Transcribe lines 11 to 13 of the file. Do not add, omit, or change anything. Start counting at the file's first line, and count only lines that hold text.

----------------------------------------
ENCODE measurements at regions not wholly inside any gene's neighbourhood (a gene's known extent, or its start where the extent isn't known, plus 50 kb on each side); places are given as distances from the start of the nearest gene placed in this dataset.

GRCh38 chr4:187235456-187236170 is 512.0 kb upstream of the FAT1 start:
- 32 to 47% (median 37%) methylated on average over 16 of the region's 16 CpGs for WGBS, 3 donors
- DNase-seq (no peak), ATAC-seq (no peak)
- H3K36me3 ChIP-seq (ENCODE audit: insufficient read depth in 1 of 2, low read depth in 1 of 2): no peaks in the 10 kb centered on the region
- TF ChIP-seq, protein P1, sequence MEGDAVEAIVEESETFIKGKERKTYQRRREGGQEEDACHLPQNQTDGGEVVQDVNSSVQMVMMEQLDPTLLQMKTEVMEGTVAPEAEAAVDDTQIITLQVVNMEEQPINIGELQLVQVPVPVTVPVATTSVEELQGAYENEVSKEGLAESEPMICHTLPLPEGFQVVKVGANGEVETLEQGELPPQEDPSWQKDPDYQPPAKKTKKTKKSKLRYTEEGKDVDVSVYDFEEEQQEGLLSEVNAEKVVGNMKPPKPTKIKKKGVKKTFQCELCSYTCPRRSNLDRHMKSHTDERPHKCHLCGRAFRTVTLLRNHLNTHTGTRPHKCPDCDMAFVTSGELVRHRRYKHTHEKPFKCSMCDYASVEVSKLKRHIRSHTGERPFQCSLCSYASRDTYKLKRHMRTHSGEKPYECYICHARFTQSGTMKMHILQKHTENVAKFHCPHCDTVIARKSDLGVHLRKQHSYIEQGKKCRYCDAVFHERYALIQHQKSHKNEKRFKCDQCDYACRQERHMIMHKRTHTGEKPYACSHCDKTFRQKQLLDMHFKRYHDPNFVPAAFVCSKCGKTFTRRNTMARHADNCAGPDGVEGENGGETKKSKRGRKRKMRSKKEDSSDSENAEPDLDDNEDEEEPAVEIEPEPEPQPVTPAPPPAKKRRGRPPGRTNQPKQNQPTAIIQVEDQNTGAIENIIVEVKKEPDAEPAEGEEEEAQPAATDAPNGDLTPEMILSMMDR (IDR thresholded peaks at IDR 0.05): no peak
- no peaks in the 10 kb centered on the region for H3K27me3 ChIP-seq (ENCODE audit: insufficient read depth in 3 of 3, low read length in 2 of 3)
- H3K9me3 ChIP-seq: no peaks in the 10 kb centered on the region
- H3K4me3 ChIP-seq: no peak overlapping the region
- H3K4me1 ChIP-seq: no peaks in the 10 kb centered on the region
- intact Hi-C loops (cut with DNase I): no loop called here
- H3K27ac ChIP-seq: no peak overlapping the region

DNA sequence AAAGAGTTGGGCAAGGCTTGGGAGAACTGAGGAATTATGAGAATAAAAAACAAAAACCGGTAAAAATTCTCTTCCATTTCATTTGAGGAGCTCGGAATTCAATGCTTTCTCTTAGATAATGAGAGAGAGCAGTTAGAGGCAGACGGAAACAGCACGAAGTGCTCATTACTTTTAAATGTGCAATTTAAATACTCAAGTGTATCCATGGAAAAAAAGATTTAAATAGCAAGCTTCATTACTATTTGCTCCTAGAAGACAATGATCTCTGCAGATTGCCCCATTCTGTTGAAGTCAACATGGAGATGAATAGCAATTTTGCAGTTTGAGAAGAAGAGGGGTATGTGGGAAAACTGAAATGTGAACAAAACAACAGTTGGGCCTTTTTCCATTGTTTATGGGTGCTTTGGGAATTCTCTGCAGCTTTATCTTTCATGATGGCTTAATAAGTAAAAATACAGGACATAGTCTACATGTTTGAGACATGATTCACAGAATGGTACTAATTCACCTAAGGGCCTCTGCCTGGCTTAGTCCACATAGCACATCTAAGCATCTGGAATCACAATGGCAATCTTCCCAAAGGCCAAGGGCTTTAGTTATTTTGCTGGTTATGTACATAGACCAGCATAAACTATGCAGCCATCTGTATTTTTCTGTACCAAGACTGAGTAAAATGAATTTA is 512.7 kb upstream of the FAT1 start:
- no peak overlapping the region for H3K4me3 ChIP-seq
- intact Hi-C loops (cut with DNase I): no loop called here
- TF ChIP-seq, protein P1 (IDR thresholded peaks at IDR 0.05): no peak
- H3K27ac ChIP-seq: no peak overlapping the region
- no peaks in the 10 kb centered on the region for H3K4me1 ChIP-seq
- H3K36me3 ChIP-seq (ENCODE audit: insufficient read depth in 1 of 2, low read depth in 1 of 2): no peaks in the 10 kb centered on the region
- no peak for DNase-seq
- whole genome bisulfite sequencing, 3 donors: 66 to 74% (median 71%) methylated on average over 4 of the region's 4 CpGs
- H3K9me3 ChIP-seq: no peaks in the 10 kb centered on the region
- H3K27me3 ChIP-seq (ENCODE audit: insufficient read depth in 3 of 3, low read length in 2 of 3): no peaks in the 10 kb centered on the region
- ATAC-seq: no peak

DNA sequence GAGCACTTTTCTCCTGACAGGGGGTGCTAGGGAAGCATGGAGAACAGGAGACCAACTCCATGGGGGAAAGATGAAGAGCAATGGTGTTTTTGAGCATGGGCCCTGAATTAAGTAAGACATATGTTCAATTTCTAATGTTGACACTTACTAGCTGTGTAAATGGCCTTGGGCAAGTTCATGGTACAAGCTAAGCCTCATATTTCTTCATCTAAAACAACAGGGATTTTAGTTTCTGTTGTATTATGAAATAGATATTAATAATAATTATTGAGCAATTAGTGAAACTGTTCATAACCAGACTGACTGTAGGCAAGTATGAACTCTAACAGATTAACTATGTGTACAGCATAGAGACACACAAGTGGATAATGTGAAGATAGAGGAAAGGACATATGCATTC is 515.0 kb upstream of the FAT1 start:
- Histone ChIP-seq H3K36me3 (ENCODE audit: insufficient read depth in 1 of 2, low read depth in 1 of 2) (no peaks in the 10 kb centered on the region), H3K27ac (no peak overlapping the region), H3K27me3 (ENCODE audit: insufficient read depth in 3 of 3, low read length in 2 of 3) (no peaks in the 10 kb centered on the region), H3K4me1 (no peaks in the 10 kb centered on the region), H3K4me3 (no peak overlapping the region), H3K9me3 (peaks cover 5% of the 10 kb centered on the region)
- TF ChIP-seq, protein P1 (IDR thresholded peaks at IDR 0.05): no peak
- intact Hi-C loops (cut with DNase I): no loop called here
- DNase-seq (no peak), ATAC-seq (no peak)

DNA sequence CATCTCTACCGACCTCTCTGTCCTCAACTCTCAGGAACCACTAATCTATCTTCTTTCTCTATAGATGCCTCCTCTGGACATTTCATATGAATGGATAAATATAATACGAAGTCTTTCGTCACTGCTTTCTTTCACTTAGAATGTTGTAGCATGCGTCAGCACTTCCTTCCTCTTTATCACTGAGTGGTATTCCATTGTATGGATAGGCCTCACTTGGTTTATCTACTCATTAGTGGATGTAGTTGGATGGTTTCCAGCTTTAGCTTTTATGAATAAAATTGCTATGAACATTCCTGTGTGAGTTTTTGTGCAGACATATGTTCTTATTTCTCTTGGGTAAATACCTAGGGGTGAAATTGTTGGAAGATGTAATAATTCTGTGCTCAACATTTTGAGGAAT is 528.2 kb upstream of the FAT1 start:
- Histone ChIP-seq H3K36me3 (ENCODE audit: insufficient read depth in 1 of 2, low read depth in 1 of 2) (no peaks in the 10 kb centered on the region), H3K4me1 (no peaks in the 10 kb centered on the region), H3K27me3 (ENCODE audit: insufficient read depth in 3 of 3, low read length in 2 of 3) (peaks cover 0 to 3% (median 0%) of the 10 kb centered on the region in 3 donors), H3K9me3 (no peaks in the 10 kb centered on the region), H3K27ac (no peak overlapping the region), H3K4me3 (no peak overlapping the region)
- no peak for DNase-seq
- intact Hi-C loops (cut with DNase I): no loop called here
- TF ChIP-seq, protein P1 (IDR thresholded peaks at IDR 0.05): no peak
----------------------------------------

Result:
- intact Hi-C loops (cut with DNase I): no loop called here
- H3K27ac ChIP-seq: no peak overlapping the region

DNA sequence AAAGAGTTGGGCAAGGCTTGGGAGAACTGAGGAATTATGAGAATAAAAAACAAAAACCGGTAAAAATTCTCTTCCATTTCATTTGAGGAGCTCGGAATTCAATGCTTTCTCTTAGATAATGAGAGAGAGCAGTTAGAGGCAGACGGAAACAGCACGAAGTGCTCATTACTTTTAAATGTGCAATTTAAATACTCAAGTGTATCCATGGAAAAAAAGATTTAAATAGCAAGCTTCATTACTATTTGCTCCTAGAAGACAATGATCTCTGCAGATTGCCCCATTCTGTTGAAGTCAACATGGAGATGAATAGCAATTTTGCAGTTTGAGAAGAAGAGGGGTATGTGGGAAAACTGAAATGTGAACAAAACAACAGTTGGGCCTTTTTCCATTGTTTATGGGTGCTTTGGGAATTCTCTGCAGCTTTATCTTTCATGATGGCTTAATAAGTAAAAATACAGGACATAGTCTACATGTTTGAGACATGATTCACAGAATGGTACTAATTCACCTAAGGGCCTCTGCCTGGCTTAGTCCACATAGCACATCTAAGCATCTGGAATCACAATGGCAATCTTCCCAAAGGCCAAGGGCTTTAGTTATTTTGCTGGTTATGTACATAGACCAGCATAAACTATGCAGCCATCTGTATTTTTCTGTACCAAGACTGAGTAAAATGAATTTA is 512.7 kb upstream of the FAT1 start: